Parents' almanac places information at your fingertips


August 07, 1994|By Susan Hipsley | Susan Hipsley,Special to The Sun

A person is never busier than during child-rearing years.

So say the authorities -- including John Robinson, director of the Americans' Use of Time Project at the University of Maryland -- and so say the legion of parents careening through this frantic time in their lives.

Perhaps at no other time do parents need more information to help with the task at hand. As one veteran mother says, "My kids didn't come with an instruction manual."

Beth DeFrancis has compiled a book that answers parents' questions, and also serves as a resource guide. "The Parents' Resource Almanac" (Bob Adams Publishing, $15) is 741 pages of entries that tell parents "where to write, who to call, what to buy and how to find out everything you need to know about" topics ranging from adoption to gender differences to work and child-care options. "My publisher got up to 7,000 [entries] and stopped counting," says Ms. DeFrancis.

The 34-year-old Arlington, Va., mother of children ages 2 and 6, got the idea for the book when she went to a bookstore looking for information to help her raise her son. "It was overwhelming," she recalls. "There were 27 books just on what to name your baby." While the shelves were packed with books addressing various parenting needs, "it was hard to determine if the information was reliable or the best I could find."

So Ms. DeFrancis, who has a degree in English and is a "compulsive collector of information," started bundling her kids off to bookstores and libraries, culling books, magazines, newspapers and government publications to provide parents with a "best of" guide. It took her two years to gather the sources and one year to compile it all, working after her children went to bed at night and during nap times. "I had no child care," she says, so she knows first-hand how difficult it is for parents to spend time finding out what they want and need to know.

Says Diana Huss Green, founder of Parents' Choice Foundation and editor of Parents' Choice magazine, "Never has it been more difficult to make the right choices for your family. Parents have to make innumerable decisions about everything from nursery schools to computers." She says making those choices is daunting because most parents feel they don't have sufficient ,, information to do it well. "Something like this book is a sensible resource for parents."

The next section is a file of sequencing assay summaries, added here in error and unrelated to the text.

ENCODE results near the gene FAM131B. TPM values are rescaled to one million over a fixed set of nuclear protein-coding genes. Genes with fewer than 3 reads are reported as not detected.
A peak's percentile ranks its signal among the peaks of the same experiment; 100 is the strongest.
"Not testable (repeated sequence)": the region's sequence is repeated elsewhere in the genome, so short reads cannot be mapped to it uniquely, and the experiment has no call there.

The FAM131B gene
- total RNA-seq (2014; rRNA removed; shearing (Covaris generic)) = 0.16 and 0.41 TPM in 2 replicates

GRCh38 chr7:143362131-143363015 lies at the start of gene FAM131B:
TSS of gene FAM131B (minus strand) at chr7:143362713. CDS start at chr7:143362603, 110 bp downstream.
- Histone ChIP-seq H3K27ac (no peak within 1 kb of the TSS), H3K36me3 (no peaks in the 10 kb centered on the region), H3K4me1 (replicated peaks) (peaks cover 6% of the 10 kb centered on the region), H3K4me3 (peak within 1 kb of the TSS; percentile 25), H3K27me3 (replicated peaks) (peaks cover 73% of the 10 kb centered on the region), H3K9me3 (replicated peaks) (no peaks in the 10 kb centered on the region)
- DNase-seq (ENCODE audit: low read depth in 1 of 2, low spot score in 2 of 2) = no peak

Bob Adams, publisher of the book and father of two young children, says it wasn't hard to sell him on the concept. "The book has resources you may not know are out there." For example, he says, busy, budget-conscious parents can have all kinds of information sent to them or ask questions of experts by using the 800 numbers found throughout the almanac.

Or, say a youngster wants to find a pen pal in Nepal. Pages 389 and 390 contain 14 entries for pen-pal organizations. Or the family is traveling in the car on vacation. Consult pages 518-530 for the 1994 children's radio directory. Or perhaps both parents work, but would still like to be active in their children's school. Just order "The Busy Parent's Guide to Involvement in Education," a free booklet published by the PTA.

Dieting while breast feeding, how to calm children's fears, how hTC to deal with the school bully, the address and phone number for the maker of the expensive crib sheets that fell apart after two washings, free things kids can send away for, a list of child advocacy groups -- all these topics are addressed in the almanac.

Its one drawback, however, is locating some of that information. Understandably, the index is selective, given the number of entries and multitude of topics that require cross referencing, but a more thorough index would have been of great service. But the breakdown of chapters -- 27 in all -- into broad topics helps somewhat.

That's an admittedly small quibble for the wealth of information and time-saving legwork Ms. DeFrancis has provided for parents.


Have you developed a time-saving technique you think could help others? We'd like to hear about it. Next month, we'll begin a series of periodic Time Saver columns that will share reader tips so we can offer some solutions to your professional, home or leisure time-management problems. Please leave your name, city residence and daytime phone number when you call Sundial, The Sun's telephone information service, at (410) 783-1800. In Anne Arundel County, call (410) 268-7736; in Harford County, (410) 836-5028; in Carroll County, (410) 848-0338. Using a touch-tone phone, punch in the four-digit code 6220 after you hear the greeting.

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